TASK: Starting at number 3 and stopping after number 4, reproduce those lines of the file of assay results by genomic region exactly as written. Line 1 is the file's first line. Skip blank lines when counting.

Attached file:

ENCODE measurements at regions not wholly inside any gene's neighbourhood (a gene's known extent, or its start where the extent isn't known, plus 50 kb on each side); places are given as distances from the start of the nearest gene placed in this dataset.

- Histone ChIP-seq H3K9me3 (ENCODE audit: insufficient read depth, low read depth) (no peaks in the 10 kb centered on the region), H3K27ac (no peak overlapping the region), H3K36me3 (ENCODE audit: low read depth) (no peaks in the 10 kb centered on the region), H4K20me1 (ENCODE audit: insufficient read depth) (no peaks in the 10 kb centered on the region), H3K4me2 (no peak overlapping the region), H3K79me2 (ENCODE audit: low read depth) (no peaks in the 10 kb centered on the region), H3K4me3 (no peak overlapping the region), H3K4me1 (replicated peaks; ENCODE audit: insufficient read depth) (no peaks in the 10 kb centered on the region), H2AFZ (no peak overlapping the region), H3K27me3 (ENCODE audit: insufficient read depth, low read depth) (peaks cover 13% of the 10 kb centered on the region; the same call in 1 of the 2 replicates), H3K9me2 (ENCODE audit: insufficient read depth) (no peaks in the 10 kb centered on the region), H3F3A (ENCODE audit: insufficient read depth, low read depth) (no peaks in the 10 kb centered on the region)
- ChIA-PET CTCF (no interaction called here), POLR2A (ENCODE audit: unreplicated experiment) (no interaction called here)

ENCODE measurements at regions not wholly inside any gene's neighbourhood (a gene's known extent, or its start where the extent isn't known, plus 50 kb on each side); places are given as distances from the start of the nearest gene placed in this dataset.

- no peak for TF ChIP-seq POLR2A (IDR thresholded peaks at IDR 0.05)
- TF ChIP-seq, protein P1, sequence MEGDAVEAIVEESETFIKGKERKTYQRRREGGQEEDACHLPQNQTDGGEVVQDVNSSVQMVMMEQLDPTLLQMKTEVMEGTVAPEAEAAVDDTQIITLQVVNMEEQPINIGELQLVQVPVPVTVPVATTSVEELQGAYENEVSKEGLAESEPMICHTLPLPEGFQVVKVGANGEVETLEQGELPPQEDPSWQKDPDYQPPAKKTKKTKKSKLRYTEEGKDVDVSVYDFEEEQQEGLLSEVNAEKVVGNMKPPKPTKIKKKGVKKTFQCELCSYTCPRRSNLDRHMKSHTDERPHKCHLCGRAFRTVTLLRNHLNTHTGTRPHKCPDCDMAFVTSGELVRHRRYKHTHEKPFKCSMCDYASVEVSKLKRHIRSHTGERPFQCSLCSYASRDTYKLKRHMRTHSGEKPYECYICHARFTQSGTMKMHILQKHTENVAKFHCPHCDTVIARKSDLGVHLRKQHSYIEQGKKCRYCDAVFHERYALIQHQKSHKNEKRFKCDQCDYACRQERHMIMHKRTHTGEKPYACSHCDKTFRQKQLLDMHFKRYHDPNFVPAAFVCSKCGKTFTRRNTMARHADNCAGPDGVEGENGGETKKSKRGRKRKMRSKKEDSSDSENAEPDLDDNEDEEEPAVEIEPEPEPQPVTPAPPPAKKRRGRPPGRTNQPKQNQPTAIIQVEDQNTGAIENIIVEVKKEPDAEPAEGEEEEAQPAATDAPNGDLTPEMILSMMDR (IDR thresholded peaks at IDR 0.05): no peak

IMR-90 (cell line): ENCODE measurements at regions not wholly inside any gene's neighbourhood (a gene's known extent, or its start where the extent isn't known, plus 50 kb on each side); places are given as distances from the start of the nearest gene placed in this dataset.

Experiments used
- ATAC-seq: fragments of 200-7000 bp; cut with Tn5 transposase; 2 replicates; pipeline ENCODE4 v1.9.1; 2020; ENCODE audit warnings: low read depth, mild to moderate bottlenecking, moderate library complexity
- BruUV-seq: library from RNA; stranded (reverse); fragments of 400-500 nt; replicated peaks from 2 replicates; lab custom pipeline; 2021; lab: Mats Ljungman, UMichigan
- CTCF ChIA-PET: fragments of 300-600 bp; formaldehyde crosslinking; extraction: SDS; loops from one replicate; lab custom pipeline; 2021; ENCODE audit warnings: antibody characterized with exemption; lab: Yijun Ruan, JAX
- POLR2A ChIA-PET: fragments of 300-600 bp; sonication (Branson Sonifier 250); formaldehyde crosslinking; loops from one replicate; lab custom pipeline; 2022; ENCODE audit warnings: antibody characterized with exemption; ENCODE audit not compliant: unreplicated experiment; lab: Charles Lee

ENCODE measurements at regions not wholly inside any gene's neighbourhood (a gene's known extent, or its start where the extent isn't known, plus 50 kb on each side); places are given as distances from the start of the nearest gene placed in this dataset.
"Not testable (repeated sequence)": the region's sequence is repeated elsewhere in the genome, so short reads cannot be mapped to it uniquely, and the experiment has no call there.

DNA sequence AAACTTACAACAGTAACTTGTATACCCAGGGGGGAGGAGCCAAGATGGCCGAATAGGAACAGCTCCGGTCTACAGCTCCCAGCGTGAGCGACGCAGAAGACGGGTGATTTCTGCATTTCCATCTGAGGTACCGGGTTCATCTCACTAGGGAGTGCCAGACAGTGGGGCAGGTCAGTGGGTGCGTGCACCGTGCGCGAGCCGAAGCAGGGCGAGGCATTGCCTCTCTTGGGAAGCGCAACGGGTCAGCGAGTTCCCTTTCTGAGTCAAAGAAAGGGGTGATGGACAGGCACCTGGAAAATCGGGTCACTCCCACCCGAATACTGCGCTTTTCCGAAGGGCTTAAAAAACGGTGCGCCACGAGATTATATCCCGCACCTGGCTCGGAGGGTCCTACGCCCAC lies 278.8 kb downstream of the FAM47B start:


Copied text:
- ChIA-PET CTCF (no interaction called here), POLR2A (ENCODE audit: unreplicated experiment) (no interaction called here)

ENCODE measurements at regions not wholly inside any gene's neighbourhood (a gene's known extent, or its start where the extent isn't known, plus 50 kb on each side); places are given as distances from the start of the nearest gene placed in this dataset.